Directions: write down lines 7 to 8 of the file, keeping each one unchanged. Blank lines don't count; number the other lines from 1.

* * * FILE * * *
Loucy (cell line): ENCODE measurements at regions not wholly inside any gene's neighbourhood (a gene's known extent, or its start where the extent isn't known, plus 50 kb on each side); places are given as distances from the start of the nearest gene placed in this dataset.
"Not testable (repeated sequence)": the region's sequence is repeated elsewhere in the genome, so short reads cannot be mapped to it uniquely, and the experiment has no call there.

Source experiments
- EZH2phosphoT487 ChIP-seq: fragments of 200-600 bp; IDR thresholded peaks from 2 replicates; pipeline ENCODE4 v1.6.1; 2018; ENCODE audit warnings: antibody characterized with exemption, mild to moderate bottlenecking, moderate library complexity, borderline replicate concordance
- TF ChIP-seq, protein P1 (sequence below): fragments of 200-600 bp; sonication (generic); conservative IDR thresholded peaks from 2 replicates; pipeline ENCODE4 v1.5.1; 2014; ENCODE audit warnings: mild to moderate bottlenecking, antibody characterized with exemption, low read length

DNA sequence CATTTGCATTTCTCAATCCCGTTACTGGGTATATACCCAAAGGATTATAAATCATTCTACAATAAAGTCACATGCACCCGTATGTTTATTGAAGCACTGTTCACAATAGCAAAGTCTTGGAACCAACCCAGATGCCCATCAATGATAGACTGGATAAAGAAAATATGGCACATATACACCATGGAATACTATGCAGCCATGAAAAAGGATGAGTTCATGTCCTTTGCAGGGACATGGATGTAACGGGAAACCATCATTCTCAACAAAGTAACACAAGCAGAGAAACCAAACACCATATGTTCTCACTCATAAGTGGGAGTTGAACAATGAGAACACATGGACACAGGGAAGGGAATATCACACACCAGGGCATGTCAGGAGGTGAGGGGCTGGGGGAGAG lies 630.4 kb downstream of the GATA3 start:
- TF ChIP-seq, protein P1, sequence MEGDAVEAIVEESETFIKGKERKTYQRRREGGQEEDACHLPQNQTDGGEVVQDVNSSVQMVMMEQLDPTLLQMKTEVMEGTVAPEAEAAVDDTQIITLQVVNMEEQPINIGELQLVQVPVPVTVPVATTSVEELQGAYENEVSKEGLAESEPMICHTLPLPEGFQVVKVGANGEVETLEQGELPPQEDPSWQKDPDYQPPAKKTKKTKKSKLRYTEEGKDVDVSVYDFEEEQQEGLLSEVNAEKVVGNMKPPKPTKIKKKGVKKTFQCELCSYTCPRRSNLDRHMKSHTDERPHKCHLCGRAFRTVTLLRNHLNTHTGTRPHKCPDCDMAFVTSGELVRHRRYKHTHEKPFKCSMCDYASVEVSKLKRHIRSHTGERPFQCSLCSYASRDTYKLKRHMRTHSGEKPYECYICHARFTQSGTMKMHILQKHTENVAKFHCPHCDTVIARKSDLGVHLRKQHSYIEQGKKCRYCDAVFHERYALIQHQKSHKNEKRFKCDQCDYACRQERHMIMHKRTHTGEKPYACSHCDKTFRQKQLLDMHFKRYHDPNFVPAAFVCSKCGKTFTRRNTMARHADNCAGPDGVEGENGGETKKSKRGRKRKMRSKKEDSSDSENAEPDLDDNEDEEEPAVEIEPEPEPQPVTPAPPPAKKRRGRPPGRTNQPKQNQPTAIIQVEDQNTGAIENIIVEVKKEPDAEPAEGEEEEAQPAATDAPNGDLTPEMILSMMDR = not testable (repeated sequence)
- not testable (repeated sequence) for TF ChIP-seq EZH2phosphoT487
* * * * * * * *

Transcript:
- TF ChIP-seq, protein P1, sequence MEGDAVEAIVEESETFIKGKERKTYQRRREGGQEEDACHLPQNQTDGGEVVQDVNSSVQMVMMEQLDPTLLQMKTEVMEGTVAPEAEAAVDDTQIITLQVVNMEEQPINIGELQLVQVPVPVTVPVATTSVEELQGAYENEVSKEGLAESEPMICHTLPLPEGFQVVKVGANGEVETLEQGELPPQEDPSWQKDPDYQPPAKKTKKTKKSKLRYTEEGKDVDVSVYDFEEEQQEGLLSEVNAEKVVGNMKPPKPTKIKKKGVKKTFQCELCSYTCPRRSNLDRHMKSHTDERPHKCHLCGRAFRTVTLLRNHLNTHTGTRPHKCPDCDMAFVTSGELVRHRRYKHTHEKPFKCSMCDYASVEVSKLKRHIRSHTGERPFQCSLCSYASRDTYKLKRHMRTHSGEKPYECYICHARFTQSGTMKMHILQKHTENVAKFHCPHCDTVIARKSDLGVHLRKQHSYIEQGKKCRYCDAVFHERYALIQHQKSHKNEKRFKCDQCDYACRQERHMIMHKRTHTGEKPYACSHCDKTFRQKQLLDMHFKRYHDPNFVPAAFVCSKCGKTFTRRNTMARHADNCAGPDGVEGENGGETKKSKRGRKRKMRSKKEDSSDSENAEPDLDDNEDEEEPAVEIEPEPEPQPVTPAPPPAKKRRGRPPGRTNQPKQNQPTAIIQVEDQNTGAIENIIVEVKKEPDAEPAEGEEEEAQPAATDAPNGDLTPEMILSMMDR = not testable (repeated sequence)
- not testable (repeated sequence) for TF ChIP-seq EZH2phosphoT487